Above Lake Chabot, at the site of the old Nike Missile Site, the East Bay regional Park District has proposed the “Chabot Campus Modernization Project.” The goal of this project is to upgrade the existing public safety, classroom, vehicle maintenance, and construction facilities that are currently on the site. The existing buildings are a mishmash of 1950’s Army facilities, donated classrooms from a closed school in Oakland, and a newer unit that houses EBRPD Fire and Aquatic staff. Most of these buildings are inadequate, outdated, and not ADA compliant. EBRPD has declared that this plan is the result of five years of determining what their facility needs are, and searching for the best location for them.
The community and the Castro Valley Municipal Advisory Council (MAC) expressed several concerns about the project at April and September MAC meetings, and at September, October, and November EBRPD Board Meetings, the project was discussed as well. Concerns expressed about the site included:
- Public access to the trails
- Impact on plants, wildlife and views
- Scale and location of the project
- Impact of increased staffing and vehicle traffic
- How the project relates to the Castro Valley General Plan as well as the EBRPD’s own mission statement.
- Several people questioned why EBRPD would build such a large complex along the top of one of the scenic ridge lines above Lake Chabot.
At the September MAC meeting, MAC Chair Marc Crawford called Lake Chabot the “jewel of Castro Valley” and said that he did not want to see an industrial park at this location. It was pointed out that the proposed Public Safety Headquarters building would be 44 feet high and 200 feet long and the Vehicle Maintenance Shop Building would be placed on top of the highest hill in the area and be 37 feet tall. As a result, the MAC recommended that the EBRPD move the Vehicle Maintenance Building “off the top of the hill” and scale back the impact of the other buildings.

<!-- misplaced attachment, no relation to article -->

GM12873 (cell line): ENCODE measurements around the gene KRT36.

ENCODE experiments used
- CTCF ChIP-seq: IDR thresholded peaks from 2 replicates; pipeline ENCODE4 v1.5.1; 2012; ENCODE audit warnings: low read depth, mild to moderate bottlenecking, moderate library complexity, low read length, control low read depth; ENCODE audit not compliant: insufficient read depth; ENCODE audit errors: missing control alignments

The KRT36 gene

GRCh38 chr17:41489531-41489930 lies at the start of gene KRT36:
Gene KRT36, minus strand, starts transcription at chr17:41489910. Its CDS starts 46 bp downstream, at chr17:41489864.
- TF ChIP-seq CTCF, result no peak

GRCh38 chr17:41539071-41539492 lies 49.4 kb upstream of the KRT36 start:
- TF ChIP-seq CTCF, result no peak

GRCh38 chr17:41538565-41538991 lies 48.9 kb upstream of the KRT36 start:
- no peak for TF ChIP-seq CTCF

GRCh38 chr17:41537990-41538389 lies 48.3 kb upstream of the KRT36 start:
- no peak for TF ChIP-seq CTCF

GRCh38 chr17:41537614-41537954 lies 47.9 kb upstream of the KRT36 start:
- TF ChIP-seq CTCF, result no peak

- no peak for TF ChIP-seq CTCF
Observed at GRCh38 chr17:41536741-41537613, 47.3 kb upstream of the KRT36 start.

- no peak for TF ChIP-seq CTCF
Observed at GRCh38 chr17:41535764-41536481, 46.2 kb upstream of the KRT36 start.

The latest iteration of the project includes moving the Vehicle Maintenance Building to a lower location referred to as “the saddle,” but it remains on the Chabot ridge. At the December 10 EBRPD Executive Board meeting, I asked what was to happen to the existing buildings that are not in the way of the new ones. The total square footage of the existing structures is about 21,000 square feet. The latest plan includes almost 42,000 sq. feet of new space, and they could potentially have an additional 16,500 sq. ft. of the old “bunkers” left to use.
I specifically asked if the structures were to be demolished or removed, and the General manager, Robert Doyle, admitted that EBRPD had not determined what would happen to the existing structures, or if they would be re-purposed. Effectively tripling the usable space would lead one to believe that the staffing and use of the facility would increase in a similar manner, but this would not be allowed under their Mitigated Negative Declaration.
The scale and location of the project far exceeds the needs for the site if it is kept at current staffing sizes. Is staff from other locations going to be relocated to this site? The Negative Mitigated Declaration (NMD) that was filed by EBRPD stated that staffing was to be the same, and that the facilities would not increase the volume of services. If the site is expanded as proposed, and the maintenance and equipment shops are improved, it is assumed that these facilities will be used more frequently.
Either one of these scenarios would indicate that the scope has increased, so the project needs a full Environmental Impact Report (EIR) that would include the true traffic or noise increases. It is unusual for an applicant to complete their own NMD, but EBRPD is a Community Service District, and they are allowed to do so, in lieu of a full Environmental Impact Report. The Chair of the MAC pointed this out in his letter in response to the application.